A federal judge ruled that South Carolina elections officials must not reject any mail-in ballots due to signature mismatch.
The ruling on Oct. 27 by U.S. District Judge Richard Gergel, an appointee of President Barack Obama, called on the state to review and reprocess ballots that have mismatched signatures that have been rejected or set aside, according to several local news websites.
The South Carolina Election Commission on Oct. 26 issued a directive to counties to stop matching signatures on absentee ballots. Ten counties—Allendale, Anderson, Clarendon, Georgetown, Greenville, Greenwood, Laurens, Marlboro, Orangeburg, and Spartanburg—were using the procedures, according to the paper.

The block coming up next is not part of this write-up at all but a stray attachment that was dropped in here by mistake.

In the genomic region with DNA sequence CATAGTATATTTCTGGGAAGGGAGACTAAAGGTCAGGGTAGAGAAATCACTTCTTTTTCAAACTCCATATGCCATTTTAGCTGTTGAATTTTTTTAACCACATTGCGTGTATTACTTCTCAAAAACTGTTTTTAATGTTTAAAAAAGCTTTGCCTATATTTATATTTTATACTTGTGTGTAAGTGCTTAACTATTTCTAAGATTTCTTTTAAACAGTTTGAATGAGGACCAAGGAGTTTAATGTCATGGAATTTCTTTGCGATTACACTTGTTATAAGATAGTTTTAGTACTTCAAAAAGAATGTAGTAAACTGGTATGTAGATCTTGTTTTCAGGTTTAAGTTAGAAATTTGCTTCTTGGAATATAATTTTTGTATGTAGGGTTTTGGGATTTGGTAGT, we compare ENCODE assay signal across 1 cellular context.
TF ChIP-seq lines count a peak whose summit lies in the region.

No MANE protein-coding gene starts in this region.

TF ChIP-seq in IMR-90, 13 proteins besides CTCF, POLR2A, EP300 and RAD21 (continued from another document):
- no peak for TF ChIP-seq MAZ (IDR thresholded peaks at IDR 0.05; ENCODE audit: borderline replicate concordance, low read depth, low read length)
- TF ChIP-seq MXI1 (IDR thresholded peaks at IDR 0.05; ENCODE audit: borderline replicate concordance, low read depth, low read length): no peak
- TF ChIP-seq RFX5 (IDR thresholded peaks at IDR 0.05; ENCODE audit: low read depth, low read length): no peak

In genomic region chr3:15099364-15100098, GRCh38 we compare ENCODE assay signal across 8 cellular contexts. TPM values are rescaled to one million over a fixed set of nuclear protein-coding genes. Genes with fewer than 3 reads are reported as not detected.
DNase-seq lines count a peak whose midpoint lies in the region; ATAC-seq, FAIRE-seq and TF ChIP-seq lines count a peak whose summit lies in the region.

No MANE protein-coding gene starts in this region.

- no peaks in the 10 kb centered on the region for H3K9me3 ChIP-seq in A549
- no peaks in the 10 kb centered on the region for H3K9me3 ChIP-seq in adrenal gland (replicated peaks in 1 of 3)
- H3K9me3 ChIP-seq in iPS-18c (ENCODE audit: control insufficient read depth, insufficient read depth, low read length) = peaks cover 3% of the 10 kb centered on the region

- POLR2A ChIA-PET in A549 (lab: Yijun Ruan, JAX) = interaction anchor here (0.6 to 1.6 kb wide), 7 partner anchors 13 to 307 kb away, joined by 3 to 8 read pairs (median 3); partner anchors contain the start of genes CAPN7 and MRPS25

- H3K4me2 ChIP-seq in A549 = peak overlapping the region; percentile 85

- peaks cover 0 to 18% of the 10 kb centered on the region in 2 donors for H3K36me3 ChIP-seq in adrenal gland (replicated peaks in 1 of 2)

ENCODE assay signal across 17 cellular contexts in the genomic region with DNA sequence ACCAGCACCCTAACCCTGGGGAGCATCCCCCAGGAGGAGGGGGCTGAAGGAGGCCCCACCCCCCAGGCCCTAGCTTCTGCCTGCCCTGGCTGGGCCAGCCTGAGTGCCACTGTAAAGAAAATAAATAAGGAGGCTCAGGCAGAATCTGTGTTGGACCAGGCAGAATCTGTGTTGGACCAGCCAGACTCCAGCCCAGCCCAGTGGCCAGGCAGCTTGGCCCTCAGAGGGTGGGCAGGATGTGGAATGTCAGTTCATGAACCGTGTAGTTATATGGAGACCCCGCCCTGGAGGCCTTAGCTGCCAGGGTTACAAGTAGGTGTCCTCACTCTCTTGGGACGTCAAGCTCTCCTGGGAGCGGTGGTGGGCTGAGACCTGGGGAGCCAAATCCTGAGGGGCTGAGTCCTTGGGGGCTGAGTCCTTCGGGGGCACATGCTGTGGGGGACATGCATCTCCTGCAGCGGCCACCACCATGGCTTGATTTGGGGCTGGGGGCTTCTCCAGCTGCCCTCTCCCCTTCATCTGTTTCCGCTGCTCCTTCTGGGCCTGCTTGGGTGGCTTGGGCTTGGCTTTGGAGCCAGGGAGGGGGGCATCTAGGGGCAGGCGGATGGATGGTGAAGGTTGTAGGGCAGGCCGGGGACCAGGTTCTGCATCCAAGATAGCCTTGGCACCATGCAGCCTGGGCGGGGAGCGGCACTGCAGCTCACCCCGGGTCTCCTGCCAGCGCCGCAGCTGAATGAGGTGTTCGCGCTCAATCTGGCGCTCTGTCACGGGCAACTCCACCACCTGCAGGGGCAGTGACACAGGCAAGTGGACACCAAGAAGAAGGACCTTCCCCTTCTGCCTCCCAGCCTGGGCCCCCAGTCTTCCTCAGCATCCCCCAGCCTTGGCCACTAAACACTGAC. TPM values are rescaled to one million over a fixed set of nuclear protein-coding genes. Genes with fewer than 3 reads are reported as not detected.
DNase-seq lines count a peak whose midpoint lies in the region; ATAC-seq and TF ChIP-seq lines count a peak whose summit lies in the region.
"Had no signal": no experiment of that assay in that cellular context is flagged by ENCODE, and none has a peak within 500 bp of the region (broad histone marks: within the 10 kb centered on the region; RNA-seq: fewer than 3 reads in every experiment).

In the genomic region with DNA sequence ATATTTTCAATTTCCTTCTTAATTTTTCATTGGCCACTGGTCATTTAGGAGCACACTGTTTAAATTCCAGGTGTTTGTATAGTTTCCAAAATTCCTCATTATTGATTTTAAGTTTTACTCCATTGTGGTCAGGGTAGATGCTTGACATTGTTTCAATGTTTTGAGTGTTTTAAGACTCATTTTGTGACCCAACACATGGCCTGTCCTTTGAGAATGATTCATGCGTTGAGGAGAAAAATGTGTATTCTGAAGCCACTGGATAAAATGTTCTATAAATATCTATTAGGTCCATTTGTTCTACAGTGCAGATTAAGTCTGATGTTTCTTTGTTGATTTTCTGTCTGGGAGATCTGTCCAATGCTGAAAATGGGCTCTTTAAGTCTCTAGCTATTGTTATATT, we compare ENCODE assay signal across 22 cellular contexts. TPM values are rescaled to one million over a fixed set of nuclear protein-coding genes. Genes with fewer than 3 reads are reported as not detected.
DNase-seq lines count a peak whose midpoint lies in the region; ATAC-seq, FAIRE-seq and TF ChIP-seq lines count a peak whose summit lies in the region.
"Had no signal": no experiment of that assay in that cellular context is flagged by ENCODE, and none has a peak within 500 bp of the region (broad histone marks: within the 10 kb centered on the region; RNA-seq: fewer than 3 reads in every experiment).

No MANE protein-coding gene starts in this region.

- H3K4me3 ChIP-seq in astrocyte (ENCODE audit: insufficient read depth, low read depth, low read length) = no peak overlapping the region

“If any county board of voter registration and elections ... is employing or plans to employ a signature matching procedure, it must stop doing so immediately,” South Carolina's elections chief Marci Andino wrote, as reported by The State.
“Further, any absentee ballot that, as a result of a signature matching procedure, has been rejected, disqualified or otherwise set aside so that it will not be counted should immediately be included with those absentee ballots that will be counted, assuming that absentee ballot otherwise complies with [the absentee voting portion of state law].”
"Election officials are not experts at reviewing signatures," he said.
South Carolina absentee ballots have to be received by 7 p.m. ET on Nov. 3 to be counted.